Freemasons are a mystery to most of us, both literally and figuratively. As I started researching for this piece, I couldn’t help but think about the National Treasure movies and all the references to Masonic symbols and teachings. The journey to the treasure, with all its cryptic symbols, is captivating and engaging. The Freemasons are the largest secret society (more like fraternity) in the world and associated with some of the most elusive conspiracy theories. Current estimates put membership at two to six million members worldwide.
The group began in the Middle Ages with the guilds of stonemasons and cathedral builders. These guilds were formed to protect the interests of the profession and offer aid to mutual craftsmen. They began to meet in what we now know as lodges (fun fact: every state in the US has a Masonic Grand Lodge, including the District of Columbia). The first lodge was created in London in 1717. As cathedral building declined, however, they inducted honorary members to boost membership; it was from some of these lodges that Freemasonry as we know it evolved.
Despite what some believe, the Freemasons are not a Christian brotherhood, although some of their basic beliefs mimic Christianity. The three required tenants of membership are 1) You must be a male (most traditions), 2) You must believe in a Supreme Being, and 3) You must believe in the immortality of the soul. Their beliefs actually contain many elements of religion: morality, charity, and obedience to the law of the land.
There was significant religious opposition to the group from the beginning, particularly the Roman Catholic Church. It was rumored that there was a connection to the Knights Templar, a religious military order developed to protect Christians during their pilgrimage to the Holy Land around the time of the Crusades. There was no truth to this; there were no Templars left when the organization was formed. With so much mystery surrounding the group, Pope Clement XII issued the Catholic Church’s first decree against Freemasonry in 1738. It is still in effect today.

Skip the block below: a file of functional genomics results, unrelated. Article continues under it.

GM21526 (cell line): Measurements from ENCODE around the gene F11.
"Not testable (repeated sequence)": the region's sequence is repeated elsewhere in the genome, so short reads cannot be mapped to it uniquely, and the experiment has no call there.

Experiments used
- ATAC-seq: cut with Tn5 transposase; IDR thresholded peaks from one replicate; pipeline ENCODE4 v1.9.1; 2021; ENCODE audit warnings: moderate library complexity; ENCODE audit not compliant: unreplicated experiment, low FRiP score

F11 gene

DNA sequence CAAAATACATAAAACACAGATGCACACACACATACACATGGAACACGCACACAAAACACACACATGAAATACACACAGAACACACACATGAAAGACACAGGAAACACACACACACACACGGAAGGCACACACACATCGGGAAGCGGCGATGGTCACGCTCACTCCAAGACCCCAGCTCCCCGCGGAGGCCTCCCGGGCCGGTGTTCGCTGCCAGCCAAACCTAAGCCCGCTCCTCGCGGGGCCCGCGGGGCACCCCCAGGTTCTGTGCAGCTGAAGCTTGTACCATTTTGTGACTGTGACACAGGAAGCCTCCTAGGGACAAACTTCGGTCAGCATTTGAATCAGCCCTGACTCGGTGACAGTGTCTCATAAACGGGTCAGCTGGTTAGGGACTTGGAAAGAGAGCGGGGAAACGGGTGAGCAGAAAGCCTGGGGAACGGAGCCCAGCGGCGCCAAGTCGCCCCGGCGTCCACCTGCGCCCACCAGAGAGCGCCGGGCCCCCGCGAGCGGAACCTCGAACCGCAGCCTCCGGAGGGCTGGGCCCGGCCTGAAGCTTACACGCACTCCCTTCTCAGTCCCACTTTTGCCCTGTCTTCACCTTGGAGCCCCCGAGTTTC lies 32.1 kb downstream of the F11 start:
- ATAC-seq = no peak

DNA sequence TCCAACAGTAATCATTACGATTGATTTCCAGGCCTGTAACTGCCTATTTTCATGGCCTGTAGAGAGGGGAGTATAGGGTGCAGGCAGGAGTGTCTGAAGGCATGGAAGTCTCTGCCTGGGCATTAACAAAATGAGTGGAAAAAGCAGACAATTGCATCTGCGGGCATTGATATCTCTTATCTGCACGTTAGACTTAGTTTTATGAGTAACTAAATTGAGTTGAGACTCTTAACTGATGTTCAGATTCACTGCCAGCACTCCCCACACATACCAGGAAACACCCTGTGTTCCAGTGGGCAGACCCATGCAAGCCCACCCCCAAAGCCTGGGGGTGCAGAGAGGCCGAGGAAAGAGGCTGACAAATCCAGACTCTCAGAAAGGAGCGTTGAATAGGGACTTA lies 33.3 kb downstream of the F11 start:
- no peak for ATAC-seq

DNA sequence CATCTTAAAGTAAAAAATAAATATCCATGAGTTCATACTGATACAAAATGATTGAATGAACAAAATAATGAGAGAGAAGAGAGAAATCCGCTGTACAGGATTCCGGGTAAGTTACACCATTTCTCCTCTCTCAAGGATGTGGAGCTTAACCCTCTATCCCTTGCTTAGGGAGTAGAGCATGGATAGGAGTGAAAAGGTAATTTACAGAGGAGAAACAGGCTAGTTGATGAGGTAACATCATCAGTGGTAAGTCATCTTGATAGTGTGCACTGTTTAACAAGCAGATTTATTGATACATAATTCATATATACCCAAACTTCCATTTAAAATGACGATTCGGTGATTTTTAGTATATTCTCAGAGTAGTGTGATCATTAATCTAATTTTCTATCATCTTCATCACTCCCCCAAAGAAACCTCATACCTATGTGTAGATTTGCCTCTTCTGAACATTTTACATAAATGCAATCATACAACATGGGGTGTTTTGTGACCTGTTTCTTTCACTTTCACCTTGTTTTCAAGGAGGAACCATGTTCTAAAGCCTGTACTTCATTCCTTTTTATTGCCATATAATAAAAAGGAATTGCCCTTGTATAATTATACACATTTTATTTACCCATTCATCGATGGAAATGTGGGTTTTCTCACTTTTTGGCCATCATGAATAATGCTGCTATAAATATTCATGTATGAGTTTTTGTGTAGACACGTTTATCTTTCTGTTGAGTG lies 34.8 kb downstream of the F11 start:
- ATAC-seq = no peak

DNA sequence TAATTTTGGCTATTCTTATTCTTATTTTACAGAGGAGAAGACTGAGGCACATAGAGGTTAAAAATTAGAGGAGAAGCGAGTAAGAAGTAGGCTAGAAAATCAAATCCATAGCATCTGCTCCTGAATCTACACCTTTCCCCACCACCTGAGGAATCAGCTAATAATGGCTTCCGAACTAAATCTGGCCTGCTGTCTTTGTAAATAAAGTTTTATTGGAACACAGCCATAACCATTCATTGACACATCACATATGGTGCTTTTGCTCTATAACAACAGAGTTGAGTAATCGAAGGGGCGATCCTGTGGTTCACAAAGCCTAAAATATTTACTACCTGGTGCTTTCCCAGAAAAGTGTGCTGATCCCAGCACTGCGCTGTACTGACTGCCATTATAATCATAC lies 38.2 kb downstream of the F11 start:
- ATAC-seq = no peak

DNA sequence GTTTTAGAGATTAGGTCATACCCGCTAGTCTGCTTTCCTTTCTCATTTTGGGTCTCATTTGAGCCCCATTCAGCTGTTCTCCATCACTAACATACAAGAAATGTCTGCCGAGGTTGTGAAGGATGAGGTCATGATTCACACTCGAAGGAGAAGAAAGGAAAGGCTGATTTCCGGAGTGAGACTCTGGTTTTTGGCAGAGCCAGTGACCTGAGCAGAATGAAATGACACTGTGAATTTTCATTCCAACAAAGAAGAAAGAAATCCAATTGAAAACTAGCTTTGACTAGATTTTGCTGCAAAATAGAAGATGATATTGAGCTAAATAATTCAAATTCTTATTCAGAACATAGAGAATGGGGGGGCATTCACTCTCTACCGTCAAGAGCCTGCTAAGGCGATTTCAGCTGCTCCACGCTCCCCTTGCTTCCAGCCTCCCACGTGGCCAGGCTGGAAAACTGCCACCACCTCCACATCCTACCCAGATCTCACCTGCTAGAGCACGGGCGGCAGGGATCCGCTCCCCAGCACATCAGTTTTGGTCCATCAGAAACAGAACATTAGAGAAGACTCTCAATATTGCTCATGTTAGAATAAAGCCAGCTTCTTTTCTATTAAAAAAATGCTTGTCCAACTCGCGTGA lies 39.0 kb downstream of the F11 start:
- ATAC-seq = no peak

Conspiracy theorists have had a field day with the Freemasons; they have linked them to the Illuminati, suggested they are a cult and charged them with starting the American Revolution. UCLA history professor Margaret Jacob is one of the world’s leading experts on Freemasonry, and she has put some of those rumors to rest. Symbols such as the all-seeing eye and the pyramid found on the back of the dollar bill have been linked to conspiracy theories for many years, but Professor Jacob says those images were perfectly common in the eighteenth century.
The secrecy and rituals surrounding the meetings have made for much speculation and interesting suppositions. For example, if you discover the secret handshake of the Masons, would you be killed? The promise of a Mason is not to reveal the rituals and secrets to a nonmason; it is his integrity and has nothing to do with punishing outsiders. By the way, the answer is no. And what with the altar in the center of the room? Interestingly enough, the mystery is what lures new recruits, many coming from the younger generation in recent years. A petition must be made to the lodge of choice, and if the man is found to be of good character, a vote will be taken and the new member inducted. We can thank movies like The Da Vinci Code and National Treasure for some millennials taking interest in the group.
Regardless of your take on the legitimacy of the Brotherhood itself, the Freemasons have become an enigma in America just as they were in the Middle Ages. We have the desire to always be “in the know” about anything and everything we wish. Mystery, suspense, intrigue…it will forever be in our DNA to get the scoop. But if we don’t? Well, I suppose we’ll just have to create our own.
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